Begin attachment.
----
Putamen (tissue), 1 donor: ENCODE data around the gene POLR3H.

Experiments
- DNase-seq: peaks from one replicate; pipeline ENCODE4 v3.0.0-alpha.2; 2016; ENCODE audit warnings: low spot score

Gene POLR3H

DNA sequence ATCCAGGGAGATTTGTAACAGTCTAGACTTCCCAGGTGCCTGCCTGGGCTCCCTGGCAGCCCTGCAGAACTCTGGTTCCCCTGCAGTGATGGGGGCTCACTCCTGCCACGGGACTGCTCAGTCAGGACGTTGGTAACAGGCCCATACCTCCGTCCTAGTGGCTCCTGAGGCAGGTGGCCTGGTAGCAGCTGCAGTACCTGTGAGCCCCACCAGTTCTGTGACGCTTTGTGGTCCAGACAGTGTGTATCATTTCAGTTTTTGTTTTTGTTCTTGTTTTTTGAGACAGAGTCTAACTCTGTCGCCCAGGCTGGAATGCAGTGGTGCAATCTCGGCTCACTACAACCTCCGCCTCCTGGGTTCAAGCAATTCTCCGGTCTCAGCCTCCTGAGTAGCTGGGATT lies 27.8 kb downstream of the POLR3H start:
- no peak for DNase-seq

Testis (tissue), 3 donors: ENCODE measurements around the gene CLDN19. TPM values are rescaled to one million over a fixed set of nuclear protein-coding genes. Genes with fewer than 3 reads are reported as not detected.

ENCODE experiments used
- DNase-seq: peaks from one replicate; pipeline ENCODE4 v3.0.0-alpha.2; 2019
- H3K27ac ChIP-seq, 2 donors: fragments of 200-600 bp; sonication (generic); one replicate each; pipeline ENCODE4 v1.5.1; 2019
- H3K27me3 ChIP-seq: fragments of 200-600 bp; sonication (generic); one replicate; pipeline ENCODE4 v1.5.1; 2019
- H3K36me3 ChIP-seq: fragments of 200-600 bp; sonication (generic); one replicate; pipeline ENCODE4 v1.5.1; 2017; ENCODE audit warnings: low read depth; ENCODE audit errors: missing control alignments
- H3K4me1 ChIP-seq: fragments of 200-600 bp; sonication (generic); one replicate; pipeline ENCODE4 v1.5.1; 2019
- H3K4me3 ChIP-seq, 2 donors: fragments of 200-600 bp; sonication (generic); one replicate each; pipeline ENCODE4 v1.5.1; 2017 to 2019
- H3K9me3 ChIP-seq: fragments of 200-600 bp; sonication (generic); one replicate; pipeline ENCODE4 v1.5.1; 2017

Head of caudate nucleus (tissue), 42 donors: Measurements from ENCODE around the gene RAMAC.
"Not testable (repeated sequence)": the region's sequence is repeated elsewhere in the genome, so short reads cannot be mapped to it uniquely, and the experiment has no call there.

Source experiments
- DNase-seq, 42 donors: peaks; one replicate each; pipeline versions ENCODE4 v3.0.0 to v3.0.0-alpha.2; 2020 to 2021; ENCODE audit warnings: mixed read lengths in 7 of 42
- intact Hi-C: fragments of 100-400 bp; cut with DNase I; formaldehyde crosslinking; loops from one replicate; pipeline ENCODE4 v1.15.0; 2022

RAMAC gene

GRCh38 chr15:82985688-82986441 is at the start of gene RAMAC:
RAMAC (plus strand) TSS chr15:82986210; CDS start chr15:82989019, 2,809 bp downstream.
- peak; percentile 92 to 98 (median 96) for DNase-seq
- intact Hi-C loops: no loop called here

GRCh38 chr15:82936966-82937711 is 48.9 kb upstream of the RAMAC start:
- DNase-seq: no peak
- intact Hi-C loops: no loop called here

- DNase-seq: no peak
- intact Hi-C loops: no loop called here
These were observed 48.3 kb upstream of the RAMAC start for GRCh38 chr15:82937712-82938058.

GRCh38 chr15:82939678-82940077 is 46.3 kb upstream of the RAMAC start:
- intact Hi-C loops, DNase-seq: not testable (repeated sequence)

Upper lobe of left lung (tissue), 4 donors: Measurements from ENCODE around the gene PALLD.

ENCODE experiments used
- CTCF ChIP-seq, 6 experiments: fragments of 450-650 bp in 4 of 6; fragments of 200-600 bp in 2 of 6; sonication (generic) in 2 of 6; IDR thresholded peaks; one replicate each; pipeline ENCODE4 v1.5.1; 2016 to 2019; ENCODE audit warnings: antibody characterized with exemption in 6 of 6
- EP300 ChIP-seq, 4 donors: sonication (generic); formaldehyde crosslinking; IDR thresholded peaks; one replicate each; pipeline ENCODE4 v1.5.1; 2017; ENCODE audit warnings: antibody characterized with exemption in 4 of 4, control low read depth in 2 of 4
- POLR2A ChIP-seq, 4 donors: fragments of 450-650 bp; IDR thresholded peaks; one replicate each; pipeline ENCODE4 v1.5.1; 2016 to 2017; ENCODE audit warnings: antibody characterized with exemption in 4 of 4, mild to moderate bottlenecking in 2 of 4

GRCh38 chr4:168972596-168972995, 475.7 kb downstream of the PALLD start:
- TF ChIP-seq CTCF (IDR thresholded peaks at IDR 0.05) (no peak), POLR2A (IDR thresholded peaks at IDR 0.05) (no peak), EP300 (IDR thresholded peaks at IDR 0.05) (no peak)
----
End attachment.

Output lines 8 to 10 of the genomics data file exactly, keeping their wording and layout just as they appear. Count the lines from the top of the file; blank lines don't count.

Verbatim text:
ENCODE experiments used
- DNase-seq: peaks from one replicate; pipeline ENCODE4 v3.0.0-alpha.2; 2019
- H3K27ac ChIP-seq, 2 donors: fragments of 200-600 bp; sonication (generic); one replicate each; pipeline ENCODE4 v1.5.1; 2019